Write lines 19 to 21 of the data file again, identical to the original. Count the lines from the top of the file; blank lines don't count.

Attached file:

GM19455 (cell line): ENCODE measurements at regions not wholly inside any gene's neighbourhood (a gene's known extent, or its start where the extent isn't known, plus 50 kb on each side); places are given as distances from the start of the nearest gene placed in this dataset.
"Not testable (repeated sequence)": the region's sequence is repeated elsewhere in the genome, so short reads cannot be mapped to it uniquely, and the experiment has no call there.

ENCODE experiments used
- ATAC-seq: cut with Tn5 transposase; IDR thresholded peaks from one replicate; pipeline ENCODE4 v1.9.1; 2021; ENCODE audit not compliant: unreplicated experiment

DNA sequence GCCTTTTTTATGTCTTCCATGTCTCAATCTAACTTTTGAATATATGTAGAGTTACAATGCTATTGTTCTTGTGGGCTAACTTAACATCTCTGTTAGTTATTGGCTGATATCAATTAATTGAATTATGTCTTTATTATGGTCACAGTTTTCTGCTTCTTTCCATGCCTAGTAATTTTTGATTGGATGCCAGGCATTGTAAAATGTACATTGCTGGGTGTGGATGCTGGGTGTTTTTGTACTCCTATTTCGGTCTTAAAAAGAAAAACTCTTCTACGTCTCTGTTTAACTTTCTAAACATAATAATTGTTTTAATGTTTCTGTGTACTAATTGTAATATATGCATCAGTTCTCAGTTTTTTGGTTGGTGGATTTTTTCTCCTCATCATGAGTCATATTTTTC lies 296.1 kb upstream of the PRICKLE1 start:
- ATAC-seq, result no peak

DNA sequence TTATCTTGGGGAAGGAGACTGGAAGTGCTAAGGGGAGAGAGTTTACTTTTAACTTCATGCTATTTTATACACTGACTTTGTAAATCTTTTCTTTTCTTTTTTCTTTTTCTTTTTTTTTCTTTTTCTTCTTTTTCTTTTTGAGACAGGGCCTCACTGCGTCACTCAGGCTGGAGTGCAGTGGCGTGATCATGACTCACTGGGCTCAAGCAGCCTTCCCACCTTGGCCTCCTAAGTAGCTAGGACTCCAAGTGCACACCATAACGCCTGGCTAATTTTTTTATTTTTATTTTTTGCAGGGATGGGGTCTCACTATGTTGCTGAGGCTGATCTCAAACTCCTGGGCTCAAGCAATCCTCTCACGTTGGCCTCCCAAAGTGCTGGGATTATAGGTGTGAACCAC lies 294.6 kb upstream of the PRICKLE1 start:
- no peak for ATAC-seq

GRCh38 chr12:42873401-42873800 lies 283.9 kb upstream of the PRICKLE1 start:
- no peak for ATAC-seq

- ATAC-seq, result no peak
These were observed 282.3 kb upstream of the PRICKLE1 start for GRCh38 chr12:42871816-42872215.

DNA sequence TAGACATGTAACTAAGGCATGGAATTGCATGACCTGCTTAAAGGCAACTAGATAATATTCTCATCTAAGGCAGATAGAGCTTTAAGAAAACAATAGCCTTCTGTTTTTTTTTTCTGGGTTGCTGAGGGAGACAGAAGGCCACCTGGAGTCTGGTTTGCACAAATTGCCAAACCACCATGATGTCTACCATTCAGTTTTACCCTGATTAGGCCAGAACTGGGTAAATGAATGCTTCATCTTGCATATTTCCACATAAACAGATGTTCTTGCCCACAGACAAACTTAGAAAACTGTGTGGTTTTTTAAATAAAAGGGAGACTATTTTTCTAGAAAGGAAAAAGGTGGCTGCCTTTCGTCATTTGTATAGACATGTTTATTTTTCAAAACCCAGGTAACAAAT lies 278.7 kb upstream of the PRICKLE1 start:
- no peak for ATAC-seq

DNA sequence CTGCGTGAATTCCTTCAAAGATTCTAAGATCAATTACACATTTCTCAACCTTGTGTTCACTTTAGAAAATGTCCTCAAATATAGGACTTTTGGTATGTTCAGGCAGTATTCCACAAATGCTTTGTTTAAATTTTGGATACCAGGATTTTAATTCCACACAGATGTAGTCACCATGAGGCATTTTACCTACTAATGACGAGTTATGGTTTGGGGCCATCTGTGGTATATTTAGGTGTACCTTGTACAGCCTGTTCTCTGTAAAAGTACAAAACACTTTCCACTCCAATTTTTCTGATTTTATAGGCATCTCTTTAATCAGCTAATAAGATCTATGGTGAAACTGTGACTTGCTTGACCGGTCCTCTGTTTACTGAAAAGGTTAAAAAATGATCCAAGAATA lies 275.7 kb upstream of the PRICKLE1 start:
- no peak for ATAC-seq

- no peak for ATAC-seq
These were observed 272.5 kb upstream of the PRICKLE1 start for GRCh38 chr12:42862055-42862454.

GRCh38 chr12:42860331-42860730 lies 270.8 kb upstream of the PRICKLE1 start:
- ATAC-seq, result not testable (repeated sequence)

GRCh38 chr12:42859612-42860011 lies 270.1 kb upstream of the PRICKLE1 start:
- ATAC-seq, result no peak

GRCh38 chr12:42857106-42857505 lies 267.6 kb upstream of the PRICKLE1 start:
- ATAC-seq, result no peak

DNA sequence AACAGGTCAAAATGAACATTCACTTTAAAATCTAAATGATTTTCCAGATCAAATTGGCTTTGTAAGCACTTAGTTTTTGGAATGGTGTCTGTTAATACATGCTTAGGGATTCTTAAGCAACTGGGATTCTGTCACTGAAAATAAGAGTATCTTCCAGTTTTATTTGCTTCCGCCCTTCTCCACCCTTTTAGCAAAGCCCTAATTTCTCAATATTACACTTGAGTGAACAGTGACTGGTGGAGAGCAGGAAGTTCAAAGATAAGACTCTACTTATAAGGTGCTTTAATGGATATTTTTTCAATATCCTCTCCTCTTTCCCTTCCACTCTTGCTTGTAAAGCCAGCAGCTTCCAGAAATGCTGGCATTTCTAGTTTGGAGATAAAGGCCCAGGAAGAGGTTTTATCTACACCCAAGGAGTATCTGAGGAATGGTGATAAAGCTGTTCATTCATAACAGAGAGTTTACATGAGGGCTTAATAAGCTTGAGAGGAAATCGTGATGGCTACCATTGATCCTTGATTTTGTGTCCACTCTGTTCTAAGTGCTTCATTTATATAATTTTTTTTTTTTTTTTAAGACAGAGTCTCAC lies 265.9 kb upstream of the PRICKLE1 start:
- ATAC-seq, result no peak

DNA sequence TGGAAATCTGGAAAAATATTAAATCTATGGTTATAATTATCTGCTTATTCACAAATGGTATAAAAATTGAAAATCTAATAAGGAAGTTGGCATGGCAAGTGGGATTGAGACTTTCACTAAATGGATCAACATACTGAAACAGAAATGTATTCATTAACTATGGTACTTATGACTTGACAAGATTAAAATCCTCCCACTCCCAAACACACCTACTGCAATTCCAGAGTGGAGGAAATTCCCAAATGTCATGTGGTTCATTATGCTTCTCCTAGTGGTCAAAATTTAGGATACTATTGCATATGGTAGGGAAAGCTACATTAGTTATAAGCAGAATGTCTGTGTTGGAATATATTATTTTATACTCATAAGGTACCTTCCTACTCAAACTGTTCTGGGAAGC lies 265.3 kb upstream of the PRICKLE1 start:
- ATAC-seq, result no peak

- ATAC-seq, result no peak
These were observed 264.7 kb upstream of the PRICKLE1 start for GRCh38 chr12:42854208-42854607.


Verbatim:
GRCh38 chr12:42860331-42860730 lies 270.8 kb upstream of the PRICKLE1 start:
- ATAC-seq, result not testable (repeated sequence)

GRCh38 chr12:42859612-42860011 lies 270.1 kb upstream of the PRICKLE1 start: